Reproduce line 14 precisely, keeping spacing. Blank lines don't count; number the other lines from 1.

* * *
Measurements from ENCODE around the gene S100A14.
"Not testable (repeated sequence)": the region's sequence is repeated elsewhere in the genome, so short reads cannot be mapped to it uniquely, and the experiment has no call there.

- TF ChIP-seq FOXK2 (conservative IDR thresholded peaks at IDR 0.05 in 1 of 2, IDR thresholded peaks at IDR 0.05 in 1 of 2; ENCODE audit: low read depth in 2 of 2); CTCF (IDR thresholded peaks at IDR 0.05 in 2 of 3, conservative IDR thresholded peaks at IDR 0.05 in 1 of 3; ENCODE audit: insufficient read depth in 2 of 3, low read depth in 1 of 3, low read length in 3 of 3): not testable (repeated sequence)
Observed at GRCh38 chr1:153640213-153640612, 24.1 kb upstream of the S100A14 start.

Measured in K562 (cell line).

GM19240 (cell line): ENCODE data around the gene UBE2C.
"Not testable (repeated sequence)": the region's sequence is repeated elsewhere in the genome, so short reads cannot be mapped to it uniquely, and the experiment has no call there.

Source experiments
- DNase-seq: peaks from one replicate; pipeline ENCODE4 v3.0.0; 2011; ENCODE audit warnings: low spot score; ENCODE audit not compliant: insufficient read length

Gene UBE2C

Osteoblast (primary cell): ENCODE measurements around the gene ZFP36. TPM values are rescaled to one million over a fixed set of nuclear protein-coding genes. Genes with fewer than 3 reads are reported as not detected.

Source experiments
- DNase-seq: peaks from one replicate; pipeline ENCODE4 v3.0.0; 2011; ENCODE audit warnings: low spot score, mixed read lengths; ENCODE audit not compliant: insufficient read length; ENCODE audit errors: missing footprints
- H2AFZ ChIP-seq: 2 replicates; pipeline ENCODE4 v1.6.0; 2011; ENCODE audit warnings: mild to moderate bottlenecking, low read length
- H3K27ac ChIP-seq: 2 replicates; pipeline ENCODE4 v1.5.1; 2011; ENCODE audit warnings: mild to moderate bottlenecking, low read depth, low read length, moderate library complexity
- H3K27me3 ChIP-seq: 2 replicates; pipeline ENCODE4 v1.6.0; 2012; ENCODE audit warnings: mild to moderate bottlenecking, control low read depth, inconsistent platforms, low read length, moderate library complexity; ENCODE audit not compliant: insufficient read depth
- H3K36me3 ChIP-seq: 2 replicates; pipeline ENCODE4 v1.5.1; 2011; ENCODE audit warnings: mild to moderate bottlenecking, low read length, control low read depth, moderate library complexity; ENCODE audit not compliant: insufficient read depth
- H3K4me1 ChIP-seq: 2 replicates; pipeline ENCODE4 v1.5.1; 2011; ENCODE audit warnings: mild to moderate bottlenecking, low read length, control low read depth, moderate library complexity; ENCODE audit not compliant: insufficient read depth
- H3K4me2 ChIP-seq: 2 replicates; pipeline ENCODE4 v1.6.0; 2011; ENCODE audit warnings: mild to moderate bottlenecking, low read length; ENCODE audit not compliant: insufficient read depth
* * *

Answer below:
- H2AFZ ChIP-seq: 2 replicates; pipeline ENCODE4 v1.6.0; 2011; ENCODE audit warnings: mild to moderate bottlenecking, low read length